Dealing with Difficult Behavior in the Elderly
By Dave Bourque, Comfort Keepers, Akron LIVING WELL Magazine
Family caregivers give the greatest gift of all – their love, energy and time – often at the expense of their own families and in lieu of other things they might like to do. Caregiving can be difficult, and caregivers can face challenges every hour of every day…especially when dealing with difficult behaviors from their loved ones.
Difficult behavior can be as simple as refusing to take medicine to as frightening as your loved one wandering during the day or night. Your loved one may become physically or verbally abusive.
Because of the unique emotional ties between a family caregiver and the care recipient, caregivers are at risk of feeling guilty, angry and overwhelmed when dealing with difficult behaviors. They often feel the situation is their fault, but this is far from the truth. In fact, the single-most important thing to know when dealing with difficult behaviors is recipients of care do not act out because they do not appreciate or love the caregiver. They act out as part of the disease .
Often, the elderly become agitated when over-stimulated by loud noise, crowds, and over-activity. People experiencing dementia can become angry or upset when they are forgetful, become lost or realize they cannot do things they used to. Sometimes, they find themselves in a situation that frightens them, and in turn, become overly aggressive and rebellious.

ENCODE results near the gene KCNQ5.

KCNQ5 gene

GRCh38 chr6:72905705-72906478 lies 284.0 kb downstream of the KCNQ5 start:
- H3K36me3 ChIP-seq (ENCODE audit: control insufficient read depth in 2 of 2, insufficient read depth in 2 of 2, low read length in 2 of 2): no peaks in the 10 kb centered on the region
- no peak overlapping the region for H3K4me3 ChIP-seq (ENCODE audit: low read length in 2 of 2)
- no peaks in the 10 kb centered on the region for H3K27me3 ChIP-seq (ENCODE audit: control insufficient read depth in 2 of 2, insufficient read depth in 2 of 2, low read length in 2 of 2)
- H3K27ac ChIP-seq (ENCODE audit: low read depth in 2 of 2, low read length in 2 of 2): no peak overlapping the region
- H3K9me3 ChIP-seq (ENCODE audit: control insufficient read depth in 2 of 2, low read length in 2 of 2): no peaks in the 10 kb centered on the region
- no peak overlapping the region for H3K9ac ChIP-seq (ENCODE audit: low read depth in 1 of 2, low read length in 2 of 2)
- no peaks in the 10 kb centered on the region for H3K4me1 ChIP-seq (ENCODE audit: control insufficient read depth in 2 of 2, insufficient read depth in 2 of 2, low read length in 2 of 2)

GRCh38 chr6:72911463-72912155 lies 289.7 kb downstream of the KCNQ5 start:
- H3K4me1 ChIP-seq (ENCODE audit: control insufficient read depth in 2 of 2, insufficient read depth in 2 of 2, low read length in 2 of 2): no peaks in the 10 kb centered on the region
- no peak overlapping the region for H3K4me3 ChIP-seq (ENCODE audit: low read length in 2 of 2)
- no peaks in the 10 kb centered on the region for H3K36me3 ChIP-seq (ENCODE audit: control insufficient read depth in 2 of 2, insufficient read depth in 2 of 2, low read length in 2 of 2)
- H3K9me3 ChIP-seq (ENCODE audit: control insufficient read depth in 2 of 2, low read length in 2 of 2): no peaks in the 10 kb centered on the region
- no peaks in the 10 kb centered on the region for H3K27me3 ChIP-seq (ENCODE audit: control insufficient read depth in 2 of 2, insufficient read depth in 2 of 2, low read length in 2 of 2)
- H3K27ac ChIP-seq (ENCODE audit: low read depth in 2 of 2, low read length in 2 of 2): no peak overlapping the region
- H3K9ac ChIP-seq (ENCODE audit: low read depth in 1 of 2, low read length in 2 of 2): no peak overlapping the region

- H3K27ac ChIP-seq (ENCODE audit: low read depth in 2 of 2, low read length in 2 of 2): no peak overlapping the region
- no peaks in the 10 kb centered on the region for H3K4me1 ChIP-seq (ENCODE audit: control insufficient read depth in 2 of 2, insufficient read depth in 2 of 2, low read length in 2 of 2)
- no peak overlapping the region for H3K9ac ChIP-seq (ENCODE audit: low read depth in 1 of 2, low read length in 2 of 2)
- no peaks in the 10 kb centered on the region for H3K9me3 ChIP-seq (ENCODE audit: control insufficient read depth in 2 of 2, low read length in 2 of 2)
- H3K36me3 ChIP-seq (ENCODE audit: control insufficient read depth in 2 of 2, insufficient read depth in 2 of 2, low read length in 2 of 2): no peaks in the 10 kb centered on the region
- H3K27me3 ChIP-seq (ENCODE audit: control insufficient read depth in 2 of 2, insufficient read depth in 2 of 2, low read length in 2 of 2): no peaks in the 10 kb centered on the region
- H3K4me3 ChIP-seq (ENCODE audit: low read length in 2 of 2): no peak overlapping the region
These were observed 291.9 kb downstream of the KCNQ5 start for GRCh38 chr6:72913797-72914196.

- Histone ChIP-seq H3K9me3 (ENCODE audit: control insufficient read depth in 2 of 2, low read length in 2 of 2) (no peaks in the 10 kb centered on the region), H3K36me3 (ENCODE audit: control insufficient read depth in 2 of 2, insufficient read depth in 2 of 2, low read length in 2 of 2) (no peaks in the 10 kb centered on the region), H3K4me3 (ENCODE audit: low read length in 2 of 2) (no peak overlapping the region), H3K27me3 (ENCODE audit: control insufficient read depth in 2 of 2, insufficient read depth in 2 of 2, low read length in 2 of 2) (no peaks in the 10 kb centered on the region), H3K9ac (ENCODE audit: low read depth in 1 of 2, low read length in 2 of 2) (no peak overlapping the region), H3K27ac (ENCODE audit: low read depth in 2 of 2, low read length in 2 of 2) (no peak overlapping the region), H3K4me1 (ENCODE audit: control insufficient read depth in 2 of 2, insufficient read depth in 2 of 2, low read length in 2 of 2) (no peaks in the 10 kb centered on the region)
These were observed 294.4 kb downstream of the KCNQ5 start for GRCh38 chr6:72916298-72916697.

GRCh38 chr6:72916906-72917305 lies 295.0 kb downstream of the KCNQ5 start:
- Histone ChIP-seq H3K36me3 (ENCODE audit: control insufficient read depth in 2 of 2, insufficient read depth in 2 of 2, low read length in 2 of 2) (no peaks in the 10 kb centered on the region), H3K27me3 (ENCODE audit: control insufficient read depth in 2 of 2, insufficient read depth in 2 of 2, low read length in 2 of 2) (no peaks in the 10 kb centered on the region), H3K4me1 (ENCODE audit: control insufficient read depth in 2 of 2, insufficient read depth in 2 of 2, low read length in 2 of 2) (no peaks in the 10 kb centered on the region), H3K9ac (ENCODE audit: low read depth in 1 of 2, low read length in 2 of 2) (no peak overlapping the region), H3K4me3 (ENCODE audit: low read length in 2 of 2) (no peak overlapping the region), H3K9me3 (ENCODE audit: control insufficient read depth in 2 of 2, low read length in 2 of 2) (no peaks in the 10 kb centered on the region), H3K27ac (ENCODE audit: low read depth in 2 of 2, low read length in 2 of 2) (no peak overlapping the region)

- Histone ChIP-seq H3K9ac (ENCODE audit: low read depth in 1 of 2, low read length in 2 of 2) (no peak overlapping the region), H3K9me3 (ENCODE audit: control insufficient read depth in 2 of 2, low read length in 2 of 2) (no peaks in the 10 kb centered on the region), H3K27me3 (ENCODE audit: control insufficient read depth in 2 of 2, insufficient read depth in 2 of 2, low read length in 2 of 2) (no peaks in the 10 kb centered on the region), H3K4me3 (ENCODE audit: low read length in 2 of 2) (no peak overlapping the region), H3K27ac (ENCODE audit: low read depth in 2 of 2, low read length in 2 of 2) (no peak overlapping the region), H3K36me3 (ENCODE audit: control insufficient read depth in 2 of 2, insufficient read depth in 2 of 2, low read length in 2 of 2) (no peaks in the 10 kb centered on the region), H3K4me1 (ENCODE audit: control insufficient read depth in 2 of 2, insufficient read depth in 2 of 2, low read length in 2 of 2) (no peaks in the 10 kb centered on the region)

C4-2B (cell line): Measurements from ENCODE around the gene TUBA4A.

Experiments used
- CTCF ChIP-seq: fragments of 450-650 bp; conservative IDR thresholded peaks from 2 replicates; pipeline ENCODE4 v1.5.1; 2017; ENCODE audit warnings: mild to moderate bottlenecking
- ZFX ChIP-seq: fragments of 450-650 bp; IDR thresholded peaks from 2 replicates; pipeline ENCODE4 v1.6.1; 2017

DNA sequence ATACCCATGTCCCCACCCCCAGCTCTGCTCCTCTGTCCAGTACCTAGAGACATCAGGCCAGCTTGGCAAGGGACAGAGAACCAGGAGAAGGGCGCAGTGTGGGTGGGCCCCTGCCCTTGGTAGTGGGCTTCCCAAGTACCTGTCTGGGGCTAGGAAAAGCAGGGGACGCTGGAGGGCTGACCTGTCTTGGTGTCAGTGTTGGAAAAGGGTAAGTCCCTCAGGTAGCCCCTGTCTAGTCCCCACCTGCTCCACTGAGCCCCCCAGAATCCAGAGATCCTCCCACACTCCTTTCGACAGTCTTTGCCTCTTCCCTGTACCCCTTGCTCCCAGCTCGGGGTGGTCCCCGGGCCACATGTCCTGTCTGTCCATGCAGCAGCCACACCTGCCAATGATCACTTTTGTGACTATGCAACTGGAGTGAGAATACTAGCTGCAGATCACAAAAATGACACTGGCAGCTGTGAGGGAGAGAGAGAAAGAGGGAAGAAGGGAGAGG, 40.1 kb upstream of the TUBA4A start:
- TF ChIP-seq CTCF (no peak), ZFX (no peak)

You can help by identifying the triggers of their difficult behavior. If noise or large crowds are the cause, play calm music set at low volume, and limit visitors to a few at a time. Keep happy reminders, such as pictures of family, in plain view. Label rooms (such as the bathroom) and cabinets (for cups and plates) if memory is an issue. When anger rises, speak calmly and try to divert their attention, but leave the room if you have to. Do what you can to maintain the safety of yourself and your loved one.
Ease the situation by remaining calm and remind yourself it’s not your fault. Always remember this moment will pass and request help from family, friends, and support groups.
Above all, give yourself credit by knowing that you are giving the ultimate gift in order to make the life of your loved one easier in times of need. The reward may be bittersweet in the moment, but with a proper frame of mind and a bit of help, the benefits are worth it in the long run…for you, and your loved one.
Dave Bourque is a certified senior advisor and has been helping the elderly for 12 years. Call to see how Comfort Keepers can help with your loved ones.